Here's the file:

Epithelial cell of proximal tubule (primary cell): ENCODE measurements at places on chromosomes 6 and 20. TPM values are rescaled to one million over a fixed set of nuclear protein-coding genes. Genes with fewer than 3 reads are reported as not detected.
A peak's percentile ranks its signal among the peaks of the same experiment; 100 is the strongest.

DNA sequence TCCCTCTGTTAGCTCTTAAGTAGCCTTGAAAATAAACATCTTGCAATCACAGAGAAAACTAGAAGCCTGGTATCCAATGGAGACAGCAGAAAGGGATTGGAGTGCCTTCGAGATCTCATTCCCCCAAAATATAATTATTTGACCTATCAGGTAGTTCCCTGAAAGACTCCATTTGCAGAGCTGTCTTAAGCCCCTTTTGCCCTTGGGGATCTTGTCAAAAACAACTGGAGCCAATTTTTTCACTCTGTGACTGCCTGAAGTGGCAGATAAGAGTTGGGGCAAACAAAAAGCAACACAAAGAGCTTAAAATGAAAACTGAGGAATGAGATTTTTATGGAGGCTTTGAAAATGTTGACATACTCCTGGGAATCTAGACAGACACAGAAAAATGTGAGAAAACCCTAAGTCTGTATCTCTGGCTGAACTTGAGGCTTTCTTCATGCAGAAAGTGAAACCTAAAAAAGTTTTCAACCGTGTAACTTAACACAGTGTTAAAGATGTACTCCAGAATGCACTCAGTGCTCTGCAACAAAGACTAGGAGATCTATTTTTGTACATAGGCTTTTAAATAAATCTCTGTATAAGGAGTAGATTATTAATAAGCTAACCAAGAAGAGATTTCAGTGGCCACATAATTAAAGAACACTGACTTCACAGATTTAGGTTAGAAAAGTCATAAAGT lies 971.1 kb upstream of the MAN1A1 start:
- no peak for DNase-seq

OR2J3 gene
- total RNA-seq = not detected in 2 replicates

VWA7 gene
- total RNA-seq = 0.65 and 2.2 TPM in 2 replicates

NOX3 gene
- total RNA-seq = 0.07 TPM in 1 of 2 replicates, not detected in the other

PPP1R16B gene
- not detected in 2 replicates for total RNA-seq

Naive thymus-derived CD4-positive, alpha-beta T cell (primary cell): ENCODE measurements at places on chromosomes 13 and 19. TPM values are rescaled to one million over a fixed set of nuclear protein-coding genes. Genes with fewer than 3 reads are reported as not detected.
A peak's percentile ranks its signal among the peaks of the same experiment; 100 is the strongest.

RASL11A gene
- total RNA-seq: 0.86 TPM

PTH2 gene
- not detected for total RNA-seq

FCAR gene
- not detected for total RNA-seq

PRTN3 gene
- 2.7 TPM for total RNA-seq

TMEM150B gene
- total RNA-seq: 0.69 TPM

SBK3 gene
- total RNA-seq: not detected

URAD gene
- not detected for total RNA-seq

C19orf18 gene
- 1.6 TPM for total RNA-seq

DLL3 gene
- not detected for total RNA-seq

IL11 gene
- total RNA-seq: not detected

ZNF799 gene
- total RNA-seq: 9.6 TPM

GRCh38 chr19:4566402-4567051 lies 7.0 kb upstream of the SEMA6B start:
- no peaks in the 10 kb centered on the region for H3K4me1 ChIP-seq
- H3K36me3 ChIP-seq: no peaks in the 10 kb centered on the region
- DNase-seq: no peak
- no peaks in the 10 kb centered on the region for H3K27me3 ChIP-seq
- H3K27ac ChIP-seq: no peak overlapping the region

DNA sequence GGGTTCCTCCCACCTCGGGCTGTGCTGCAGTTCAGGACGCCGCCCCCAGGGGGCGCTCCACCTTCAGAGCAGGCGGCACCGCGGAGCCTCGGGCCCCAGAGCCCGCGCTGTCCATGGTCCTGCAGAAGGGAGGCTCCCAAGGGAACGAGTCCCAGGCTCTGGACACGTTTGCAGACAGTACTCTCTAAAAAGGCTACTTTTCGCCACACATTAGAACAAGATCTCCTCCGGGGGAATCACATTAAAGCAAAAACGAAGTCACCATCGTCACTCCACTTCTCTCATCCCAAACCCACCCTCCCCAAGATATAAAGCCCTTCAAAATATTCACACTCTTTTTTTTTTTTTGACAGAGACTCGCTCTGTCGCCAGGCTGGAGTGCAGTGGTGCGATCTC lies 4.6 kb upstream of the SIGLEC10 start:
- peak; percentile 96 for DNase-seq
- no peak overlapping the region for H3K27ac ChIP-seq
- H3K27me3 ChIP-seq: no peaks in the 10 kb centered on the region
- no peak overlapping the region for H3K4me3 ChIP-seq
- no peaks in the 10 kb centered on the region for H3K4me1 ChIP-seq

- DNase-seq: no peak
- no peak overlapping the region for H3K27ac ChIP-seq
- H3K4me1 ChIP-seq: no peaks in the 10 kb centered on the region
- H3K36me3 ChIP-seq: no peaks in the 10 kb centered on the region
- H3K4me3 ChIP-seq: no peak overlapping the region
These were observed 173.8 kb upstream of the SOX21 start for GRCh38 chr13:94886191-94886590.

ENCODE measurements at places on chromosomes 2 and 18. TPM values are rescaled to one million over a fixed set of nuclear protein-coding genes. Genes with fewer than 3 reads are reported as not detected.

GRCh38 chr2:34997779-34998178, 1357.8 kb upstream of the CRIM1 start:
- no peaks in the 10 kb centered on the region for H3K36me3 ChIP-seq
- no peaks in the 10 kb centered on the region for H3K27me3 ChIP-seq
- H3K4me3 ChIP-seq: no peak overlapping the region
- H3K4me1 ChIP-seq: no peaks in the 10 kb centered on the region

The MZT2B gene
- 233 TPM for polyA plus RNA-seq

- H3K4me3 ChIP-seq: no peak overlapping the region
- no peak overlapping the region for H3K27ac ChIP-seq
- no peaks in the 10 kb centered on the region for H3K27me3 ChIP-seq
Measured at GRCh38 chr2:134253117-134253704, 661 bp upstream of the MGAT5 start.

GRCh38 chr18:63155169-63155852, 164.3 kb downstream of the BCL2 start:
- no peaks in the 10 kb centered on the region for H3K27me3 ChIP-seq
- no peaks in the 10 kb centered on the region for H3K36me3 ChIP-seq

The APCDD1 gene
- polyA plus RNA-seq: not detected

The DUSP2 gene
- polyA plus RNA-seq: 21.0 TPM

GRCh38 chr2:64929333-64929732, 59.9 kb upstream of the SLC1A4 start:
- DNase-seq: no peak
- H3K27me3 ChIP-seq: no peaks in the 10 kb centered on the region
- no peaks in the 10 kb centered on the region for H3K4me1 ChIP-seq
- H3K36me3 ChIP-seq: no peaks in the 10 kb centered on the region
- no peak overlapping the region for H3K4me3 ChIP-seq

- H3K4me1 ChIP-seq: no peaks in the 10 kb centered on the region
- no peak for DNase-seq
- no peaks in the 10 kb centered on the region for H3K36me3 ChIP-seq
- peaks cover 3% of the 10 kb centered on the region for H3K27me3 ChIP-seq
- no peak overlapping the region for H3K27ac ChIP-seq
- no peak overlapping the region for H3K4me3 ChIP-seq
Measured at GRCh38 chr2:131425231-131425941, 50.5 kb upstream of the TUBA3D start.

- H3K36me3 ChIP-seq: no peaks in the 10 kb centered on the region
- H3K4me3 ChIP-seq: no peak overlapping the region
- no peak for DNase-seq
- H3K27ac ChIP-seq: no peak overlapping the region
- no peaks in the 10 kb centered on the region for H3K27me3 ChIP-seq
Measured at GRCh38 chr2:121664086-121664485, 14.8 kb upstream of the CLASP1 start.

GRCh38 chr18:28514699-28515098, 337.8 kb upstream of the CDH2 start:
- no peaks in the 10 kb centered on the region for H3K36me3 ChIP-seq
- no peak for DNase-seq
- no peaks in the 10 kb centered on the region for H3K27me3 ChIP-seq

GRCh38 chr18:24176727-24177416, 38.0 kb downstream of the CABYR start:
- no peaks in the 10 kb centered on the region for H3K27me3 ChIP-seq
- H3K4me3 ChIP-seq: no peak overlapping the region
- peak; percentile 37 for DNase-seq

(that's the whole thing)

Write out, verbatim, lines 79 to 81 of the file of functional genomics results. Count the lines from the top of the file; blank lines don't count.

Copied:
- no peak overlapping the region for H3K4me3 ChIP-seq

- H3K4me1 ChIP-seq: no peaks in the 10 kb centered on the region
- no peak for DNase-seq